On radio this morning, Adam Brandon from FreedomWorks joined the show to run through the candidates. Who does he like? Who has the worst record?
Get the expert political analysis in its entirety below, and scroll past the audio for the transcript of this segment.
Rush transcript of this segment is below:
GLENN: Well, welcome to the program. Last night on television, I had Adam Brandon, the executive vice president, the CEO of Freedom Works on with us. And we were talking during the break about how excited both of us were. And I think for different reasons. Maybe for the same reason. But we were both excited about the future. For the first time, talking politics. I mean, we were together. Adam is here. We were together on Election Day.
ADAM: That's right.
GLENN: With Mitt Romney.
PAT: Oh, man. What a bloodbath that was.
GLENN: And that was a kick in the head over and over again. And then I think we were there together -- or, at least we talked to each other during the last election where, you know, some of our guys were getting their heads kicked in again. And honestly I think most Americans who are of our political bent were thinking, okay, well, I'm going to stop doing that now.
And then you come to me. Yesterday we had Scott Walker on. We felt really good about him. We feel good about Rand Paul and Ted Cruz. We feel like there's something happening here.
ADAM: That's right. In between when we spoke last time and here today, I've been reading up, and I found two headlines that really speak to me about what's happening. The first one comes from CNBC which says the millennial generation's savings patterns closely reflect their grandparents, like there's a fundamental shift in the youngest people in America today in how they view money and savings.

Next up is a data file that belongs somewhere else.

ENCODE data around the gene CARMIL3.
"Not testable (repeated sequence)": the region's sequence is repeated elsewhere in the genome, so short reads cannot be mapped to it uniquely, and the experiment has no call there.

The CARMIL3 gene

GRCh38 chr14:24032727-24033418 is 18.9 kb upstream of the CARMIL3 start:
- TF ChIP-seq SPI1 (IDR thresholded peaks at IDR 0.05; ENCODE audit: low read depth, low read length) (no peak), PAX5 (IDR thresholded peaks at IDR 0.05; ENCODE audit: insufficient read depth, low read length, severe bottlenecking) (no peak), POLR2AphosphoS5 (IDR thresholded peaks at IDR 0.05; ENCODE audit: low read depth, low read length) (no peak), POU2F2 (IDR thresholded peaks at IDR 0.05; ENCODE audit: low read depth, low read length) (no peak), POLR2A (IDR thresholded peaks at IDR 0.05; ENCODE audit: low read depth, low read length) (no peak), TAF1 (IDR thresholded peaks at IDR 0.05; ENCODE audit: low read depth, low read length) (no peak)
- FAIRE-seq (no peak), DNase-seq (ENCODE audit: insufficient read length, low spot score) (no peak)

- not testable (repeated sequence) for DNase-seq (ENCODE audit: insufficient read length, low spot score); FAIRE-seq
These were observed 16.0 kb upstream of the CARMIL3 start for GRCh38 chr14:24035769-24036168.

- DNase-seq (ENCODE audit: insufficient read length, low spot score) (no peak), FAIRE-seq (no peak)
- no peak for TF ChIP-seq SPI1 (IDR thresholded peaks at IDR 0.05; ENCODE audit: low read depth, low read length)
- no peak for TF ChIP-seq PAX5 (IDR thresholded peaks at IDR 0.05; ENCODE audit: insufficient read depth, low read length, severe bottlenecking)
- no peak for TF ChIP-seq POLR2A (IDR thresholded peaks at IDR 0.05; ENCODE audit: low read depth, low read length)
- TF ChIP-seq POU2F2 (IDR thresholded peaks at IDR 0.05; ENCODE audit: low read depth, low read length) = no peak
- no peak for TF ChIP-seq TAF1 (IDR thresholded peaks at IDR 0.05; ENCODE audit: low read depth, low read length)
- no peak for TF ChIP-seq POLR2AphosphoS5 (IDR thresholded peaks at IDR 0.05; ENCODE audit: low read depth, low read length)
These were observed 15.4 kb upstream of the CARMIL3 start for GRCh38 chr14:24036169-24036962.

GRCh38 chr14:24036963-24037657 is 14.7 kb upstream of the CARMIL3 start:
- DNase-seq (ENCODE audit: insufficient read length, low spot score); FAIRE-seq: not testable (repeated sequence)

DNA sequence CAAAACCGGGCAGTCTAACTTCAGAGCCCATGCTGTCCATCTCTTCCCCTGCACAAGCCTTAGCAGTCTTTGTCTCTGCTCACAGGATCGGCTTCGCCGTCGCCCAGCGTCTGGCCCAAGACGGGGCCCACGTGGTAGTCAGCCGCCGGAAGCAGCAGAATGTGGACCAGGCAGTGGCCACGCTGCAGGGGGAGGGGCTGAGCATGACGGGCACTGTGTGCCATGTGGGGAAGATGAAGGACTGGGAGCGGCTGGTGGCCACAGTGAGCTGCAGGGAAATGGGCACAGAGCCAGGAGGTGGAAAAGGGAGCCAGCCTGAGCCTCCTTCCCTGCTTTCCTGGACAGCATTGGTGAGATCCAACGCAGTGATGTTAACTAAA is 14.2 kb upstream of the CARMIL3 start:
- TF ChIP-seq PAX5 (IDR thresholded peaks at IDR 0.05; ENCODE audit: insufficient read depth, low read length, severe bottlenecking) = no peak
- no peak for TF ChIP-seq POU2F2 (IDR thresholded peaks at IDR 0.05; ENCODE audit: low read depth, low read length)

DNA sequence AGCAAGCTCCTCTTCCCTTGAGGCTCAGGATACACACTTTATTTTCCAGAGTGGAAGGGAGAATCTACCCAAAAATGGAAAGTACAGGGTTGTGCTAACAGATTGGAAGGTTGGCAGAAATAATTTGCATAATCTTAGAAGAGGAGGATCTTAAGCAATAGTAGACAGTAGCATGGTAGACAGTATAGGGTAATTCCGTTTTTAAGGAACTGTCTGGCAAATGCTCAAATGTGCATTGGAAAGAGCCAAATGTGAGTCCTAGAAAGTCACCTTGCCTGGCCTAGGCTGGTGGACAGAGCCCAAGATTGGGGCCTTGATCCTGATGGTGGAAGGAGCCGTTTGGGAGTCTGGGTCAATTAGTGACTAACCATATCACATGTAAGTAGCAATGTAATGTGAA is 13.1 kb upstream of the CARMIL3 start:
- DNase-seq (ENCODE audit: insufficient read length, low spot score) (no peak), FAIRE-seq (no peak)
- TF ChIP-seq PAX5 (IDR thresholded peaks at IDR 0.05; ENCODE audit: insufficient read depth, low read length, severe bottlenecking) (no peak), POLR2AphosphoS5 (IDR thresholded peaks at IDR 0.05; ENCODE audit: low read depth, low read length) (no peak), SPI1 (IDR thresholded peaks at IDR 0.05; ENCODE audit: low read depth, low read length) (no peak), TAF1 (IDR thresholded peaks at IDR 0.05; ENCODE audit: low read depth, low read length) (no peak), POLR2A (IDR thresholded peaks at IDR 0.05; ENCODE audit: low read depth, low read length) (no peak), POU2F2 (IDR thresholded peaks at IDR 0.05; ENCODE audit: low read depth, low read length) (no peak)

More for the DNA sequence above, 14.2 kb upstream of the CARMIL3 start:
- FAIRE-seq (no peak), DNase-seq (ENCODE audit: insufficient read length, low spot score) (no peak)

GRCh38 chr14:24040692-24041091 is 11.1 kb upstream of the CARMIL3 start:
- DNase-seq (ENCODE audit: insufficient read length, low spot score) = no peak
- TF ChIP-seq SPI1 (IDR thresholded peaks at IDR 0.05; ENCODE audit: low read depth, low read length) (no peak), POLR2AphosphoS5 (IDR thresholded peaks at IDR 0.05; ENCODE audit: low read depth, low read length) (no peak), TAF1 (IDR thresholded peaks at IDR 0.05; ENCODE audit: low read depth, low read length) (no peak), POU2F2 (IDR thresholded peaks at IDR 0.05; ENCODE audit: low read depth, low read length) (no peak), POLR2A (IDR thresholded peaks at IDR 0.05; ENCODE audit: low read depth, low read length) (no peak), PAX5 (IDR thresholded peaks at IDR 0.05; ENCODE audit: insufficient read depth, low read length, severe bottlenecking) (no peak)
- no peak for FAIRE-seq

GLENN: Fourth turning.
ADAM: Then the next thing I saw was yet another study showing that more and more Americans are viewing themselves as independent of both political parties. These trends continue. To me, that shows me that the young folks are changing. And our society is changing in how it views politics. These are huge opportunities.
I want to go back to one more meeting we had a few years ago. And I remember, you put up on the chalkboard this long, progressive history and how they took over the parties and their influence. And you said it was a 100-year conflict. And I walked out of that meeting. I never forgot that because I was almost paralyzed by fear. Like, one hundred years? How do you combat something that's been going for 100 years?
GLENN: This is in the days when I depressed everybody and I said, we need a 100-year plan. And everybody was like, I don't think I even want to think about a 100-year plan.
ADAM: But you were right when you were talking yesterday and going over these presidential candidates. We at Freedom Works have been looking at what works and what wasn't work. The different types of organizations you need and the different type of candidates you need. And I would say right now today, heading into 2016, yes, it may take a few generations to turn everything back, but in the next few election cycles, I think we can make a significant advance at turning back the time.
GLENN: I think we have, quite honestly. If you look at the candidates I mentioned. You can add Marco Rubio to that. Those candidates would not exist had the Tea Party not popped up.